“To be honest, sophomore year has been quite stressful due to not only the workload but homework itself,” says Blessing Dzidula, a sophomore. “I feel that students should have a long winter break this year because we are under a lot of stress with not only school but outside of school as well.”

According to the Mental Health Foundation, 51% of people who have felt stressed reported feelings of depression and 61% feeling anxious. These are some very real risks for students who are stressing too much over school.  

Ten days may seem like a long time to only sit back and rest, but in reality as soon as the holiday starts, it’s going to be over.

As teenagers, the time to focus on our mental health is limited with a plethora of constantly changing factors in our lives. A longer break would give us the time to come back to school with a positive attitude instead of dreading our next geometry test. 

Family time is a prime factor of the winter holidays, a perfect time to bond with family members that you might have had a meaningful conversation with in a while. For many, ten days isn’t enough time to properly bond with family and then head back into usual routines.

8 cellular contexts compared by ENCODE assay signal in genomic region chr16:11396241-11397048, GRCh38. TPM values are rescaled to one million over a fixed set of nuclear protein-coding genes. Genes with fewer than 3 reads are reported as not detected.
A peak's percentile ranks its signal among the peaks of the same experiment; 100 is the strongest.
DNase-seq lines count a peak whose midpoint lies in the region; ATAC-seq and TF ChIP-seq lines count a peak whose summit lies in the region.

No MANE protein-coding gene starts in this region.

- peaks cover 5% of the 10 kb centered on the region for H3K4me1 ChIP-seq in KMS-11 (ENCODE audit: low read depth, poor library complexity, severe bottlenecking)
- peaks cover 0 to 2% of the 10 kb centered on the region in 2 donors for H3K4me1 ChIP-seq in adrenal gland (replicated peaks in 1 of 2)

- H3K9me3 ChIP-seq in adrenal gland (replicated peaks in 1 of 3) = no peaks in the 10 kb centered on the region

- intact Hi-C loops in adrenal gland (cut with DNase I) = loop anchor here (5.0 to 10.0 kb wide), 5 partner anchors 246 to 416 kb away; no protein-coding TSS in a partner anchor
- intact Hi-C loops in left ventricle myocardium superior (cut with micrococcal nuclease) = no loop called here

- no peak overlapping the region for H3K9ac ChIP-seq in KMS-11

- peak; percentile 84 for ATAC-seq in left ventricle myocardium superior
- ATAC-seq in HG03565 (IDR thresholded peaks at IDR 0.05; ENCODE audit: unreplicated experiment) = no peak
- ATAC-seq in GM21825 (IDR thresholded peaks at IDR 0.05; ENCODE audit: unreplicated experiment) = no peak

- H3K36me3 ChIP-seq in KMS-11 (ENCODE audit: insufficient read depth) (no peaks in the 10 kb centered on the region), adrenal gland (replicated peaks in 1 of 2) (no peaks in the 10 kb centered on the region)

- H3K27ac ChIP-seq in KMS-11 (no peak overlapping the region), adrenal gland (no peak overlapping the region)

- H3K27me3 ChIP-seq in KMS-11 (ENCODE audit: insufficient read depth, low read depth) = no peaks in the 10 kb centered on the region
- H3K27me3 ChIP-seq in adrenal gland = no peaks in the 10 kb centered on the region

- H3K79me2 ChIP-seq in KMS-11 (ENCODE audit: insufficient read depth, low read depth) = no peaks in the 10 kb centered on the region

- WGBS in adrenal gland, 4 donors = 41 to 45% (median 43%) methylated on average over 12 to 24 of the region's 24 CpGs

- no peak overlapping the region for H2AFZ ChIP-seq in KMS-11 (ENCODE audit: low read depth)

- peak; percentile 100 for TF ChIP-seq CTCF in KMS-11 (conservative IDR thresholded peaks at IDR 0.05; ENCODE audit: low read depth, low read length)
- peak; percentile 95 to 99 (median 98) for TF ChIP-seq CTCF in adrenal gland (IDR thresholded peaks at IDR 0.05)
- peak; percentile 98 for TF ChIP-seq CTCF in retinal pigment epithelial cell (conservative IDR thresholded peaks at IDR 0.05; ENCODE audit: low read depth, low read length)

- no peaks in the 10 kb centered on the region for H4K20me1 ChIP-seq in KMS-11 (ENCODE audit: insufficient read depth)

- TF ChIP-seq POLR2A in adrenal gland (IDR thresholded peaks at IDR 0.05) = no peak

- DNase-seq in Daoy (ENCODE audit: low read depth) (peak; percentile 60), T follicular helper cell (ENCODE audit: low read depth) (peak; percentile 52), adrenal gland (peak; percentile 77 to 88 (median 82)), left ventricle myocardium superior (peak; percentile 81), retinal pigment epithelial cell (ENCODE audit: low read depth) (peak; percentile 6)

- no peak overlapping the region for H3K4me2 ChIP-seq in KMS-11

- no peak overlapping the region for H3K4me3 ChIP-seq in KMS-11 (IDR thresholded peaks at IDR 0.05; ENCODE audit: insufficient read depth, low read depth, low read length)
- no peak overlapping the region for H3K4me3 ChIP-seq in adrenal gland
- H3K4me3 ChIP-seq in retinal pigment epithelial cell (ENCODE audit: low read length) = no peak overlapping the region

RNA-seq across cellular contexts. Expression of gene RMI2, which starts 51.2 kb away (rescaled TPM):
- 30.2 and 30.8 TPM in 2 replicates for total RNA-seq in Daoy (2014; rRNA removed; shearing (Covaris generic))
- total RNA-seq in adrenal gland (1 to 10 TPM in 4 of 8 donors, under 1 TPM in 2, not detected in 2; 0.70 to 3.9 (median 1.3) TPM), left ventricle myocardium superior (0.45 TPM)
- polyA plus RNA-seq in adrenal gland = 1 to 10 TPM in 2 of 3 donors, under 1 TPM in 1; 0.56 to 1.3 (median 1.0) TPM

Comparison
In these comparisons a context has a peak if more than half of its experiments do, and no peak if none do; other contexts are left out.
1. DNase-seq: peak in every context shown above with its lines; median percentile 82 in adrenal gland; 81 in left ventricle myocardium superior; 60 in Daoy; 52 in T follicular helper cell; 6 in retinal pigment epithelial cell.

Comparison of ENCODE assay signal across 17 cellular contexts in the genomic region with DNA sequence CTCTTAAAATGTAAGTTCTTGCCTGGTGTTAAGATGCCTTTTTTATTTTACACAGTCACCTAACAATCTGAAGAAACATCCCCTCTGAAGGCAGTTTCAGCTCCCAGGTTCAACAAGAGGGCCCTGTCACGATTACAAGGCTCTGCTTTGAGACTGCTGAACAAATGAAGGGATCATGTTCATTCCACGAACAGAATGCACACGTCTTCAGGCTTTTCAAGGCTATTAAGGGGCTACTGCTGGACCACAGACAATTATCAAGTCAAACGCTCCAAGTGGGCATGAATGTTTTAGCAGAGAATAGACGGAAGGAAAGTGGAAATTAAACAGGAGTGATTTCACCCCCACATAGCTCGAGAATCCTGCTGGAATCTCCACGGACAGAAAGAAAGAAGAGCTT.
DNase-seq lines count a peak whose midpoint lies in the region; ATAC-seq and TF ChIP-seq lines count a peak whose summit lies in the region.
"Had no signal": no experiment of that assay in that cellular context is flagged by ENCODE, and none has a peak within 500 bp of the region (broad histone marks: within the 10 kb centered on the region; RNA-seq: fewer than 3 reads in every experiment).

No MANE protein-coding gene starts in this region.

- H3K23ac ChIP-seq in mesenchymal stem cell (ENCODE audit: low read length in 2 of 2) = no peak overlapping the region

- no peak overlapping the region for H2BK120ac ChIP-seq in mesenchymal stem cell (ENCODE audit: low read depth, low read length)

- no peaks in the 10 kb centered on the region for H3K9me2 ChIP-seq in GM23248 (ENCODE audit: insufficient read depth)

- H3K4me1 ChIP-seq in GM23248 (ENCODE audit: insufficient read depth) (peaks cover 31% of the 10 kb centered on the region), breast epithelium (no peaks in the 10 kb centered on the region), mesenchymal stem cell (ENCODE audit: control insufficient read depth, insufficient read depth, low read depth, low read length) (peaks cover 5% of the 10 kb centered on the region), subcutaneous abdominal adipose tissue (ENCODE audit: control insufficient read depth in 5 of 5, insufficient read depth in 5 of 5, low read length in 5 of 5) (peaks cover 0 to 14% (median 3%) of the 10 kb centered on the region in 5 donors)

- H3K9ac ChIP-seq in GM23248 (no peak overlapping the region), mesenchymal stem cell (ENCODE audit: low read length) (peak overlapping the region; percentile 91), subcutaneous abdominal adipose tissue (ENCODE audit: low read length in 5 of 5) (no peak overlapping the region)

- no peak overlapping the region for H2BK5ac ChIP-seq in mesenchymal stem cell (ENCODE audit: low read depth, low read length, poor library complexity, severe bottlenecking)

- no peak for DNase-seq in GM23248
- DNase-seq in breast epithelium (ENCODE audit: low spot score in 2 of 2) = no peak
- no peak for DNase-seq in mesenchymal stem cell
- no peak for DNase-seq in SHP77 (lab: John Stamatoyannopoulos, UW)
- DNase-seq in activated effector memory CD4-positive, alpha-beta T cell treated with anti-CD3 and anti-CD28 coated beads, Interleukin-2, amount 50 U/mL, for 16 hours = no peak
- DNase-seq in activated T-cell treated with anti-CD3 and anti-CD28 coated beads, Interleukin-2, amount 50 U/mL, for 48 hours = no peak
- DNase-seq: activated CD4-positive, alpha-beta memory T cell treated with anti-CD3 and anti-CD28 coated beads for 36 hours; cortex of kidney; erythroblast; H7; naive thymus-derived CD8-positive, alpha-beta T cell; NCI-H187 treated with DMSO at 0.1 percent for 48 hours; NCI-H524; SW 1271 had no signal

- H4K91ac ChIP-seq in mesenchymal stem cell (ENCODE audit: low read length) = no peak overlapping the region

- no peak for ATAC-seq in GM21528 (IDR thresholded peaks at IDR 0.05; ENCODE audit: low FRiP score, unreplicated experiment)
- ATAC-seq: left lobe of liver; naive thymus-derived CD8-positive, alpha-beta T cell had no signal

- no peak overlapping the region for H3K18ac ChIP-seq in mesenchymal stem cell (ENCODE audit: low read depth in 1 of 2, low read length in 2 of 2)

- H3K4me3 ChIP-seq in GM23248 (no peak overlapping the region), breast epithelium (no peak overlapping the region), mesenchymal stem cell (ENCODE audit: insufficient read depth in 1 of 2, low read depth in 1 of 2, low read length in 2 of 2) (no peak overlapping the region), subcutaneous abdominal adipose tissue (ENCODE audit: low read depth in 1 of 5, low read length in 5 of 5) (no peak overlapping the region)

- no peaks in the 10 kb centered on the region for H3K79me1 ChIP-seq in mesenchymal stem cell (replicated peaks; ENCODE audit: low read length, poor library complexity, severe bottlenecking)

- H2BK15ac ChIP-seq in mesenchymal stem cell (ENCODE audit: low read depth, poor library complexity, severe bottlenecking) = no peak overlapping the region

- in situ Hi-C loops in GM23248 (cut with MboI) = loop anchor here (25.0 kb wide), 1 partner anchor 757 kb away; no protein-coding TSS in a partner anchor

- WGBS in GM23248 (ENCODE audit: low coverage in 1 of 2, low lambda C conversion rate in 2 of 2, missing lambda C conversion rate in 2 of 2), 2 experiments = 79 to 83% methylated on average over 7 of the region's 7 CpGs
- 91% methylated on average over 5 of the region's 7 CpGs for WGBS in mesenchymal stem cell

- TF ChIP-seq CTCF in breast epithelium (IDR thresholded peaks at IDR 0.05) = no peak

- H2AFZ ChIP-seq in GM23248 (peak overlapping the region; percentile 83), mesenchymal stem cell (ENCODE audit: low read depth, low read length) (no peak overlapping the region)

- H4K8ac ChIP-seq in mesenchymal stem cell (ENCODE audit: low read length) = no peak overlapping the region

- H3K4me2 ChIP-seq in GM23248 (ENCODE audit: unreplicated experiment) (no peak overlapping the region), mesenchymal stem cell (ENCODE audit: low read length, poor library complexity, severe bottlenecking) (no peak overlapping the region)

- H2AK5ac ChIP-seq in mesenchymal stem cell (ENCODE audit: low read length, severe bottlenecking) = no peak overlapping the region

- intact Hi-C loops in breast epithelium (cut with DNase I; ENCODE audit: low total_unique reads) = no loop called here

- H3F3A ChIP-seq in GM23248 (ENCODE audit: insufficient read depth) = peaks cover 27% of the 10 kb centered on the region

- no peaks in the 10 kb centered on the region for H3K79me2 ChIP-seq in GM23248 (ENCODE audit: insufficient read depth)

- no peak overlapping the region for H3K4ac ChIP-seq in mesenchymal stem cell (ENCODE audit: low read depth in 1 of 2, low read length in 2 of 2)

But the reality of this issue is that it’s not up to anyone in our school, but up to the New York Education System and the Harrison Central School District. 

“We are a bit held hostage by the New York education system,” says Kimberly Beukema, principal at Harrison High School. There are many factors that the Board of Education has to consider when planning out the vacations throughout the year. 

First, HHS has to accommodate at the end of June when Regents Exams from the New York State are given, which are required state assessments. The school is also required to give 180 days of academic instruction in the school year. Many students and teachers like to have July and August for summer break, and the school is compelled to give all of the holidays that fall into the national holidays that they are happy to recognize. There are only so many days that the school can give off. 

The only way that students could receive a longer break would be if the school took away a few days from other breaks–February break, Spring break, etc. Geographically speaking, spring in New York often gets bad weather at that time of the year. A lot of people enjoy traveling somewhere warm during spring break. Hence, if a few days were taken off from spring break, there wouldn’t be a lot of time for people to travel during spring break. That being said, a lot of different districts choose to take three days away from February break and give them to the winter break. Ms. Beukema said that she would be very open to the idea, but it depends on what the community wants.